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Bev in B'ville

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  1. I agree that it's a good time to do a family visit as long as the parent does not go with their child into the interview or wait outside of the interview. Spending time on the campus is great! However, not one of my dd's interviews thus far has been on a campus. They've all taken place away from the campus and are usually in the evening.
  2. That's fantastic Jean. Does he know which one he'll accept?
  3. Between you and Jane you've managed to put very succinctly what I've been floundering around with here.
  4. Yes, I've made sure that I stayed out of the college application process as much as possible. Dd picked the colleges she wanted to apply to, completed the applications (and accompanying essays). I did my part with transcripts and school counselor letters and such, but I really feel this is her journey to make. Thanks for helping me solidify my decision on whether to go or not. Edited: I just informed my dd that I wouldn't be going with her to the interview. She actually thanked me for not being "one of those helicopter moms." LOL!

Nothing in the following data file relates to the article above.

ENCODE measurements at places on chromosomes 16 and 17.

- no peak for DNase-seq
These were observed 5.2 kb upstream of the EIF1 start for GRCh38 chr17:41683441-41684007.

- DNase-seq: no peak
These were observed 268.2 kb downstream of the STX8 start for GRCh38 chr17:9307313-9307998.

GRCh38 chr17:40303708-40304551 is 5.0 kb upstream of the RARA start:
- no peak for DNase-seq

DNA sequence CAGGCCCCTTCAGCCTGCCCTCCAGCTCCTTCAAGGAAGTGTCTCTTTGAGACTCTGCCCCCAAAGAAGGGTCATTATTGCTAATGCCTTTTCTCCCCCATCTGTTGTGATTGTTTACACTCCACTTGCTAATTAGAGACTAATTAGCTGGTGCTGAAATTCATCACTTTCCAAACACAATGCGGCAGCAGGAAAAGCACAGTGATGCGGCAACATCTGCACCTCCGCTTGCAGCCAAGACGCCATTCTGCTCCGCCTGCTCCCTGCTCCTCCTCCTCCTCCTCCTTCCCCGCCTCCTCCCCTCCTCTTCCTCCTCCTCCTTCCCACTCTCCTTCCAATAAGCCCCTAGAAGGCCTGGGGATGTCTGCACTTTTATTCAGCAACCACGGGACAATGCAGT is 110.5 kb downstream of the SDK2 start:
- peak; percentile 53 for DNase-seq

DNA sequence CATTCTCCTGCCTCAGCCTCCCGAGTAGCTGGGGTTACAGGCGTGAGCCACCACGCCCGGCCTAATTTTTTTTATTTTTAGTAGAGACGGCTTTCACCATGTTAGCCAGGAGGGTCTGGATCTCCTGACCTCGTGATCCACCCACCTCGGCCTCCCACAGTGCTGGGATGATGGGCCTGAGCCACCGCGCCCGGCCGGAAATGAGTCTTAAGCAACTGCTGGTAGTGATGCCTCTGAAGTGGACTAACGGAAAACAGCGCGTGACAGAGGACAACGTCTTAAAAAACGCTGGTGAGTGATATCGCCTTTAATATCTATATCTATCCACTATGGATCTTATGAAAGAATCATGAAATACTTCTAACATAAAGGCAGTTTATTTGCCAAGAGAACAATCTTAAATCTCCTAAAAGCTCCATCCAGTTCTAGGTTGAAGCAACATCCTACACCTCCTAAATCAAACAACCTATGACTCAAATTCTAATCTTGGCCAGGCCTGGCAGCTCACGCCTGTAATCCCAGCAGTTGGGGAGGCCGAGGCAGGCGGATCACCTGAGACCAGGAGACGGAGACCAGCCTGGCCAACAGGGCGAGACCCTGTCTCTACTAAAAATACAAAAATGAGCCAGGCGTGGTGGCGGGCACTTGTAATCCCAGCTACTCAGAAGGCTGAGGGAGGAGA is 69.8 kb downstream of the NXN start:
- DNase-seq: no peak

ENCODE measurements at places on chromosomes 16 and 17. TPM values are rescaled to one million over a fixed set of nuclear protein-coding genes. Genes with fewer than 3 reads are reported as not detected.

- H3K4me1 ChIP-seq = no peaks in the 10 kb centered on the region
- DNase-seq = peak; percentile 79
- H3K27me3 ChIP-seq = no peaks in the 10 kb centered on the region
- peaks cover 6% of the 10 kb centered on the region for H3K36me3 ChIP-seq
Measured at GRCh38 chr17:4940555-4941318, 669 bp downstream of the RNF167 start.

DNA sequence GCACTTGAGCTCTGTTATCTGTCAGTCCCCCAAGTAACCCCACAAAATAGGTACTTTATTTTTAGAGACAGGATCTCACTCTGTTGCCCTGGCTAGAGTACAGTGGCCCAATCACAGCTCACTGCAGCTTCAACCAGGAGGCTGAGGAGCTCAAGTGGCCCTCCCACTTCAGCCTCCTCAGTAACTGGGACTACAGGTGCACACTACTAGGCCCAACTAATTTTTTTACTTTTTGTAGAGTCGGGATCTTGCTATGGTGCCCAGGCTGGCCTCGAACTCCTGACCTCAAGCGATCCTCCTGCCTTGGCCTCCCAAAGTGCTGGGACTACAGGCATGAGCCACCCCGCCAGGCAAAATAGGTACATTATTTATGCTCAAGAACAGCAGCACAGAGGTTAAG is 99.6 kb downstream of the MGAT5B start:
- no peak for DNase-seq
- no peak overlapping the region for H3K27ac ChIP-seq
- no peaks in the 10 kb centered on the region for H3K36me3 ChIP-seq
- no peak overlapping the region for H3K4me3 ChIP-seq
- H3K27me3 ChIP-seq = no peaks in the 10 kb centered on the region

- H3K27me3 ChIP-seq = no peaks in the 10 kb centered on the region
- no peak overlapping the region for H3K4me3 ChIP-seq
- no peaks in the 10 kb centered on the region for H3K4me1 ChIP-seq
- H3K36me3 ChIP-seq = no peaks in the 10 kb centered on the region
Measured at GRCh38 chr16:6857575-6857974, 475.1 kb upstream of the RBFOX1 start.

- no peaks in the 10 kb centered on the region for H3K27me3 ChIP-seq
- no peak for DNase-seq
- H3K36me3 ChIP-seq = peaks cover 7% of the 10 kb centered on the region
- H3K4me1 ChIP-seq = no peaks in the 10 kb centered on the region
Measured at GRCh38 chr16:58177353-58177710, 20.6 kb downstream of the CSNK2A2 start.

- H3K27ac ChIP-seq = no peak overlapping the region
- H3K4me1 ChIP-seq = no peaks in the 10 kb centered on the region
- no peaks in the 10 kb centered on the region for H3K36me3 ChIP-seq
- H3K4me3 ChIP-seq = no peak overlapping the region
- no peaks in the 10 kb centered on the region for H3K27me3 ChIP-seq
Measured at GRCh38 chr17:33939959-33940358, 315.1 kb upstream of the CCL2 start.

5. I can see where if dd's interview was on a campus I haven't seen, then I probably would go with her. However, none of her previous interviews have yet to be held at the actual school. One was in a private meeting room in an emergency room (the interviewer was a doctor), the second interview was in a restaurant and now the third will be at person's house (where there will be multiple interviewers and multiple kids present). I drove dd to the first interview and sat in the ER waiting room, but I have to say I felt really stupid being there and the doctor was somewhat surprised, too. The interview at the restaurant I did not drive dd to. I think I might have felt like a stalker sitting at a nearby table. I definitely don't feel comfortable going into someone's private home uninvited so I'm leaning towards letting dd drive herself for the third interview. There should be several cars parked out front as there will be five interviewers and several interviewees. The interview is only scheduled to last fifteen minutes. I'll just have dd text me when she arrives and when she leaves, I think. Next month, we do have a scholarship interview full weekend with another school and the invitation specifically invites parents, so that one I'll definitely attend. However, if the invitation didn't specifically include my dh and I, I would be more wary and look at it more closely before deciding to attend. :confused: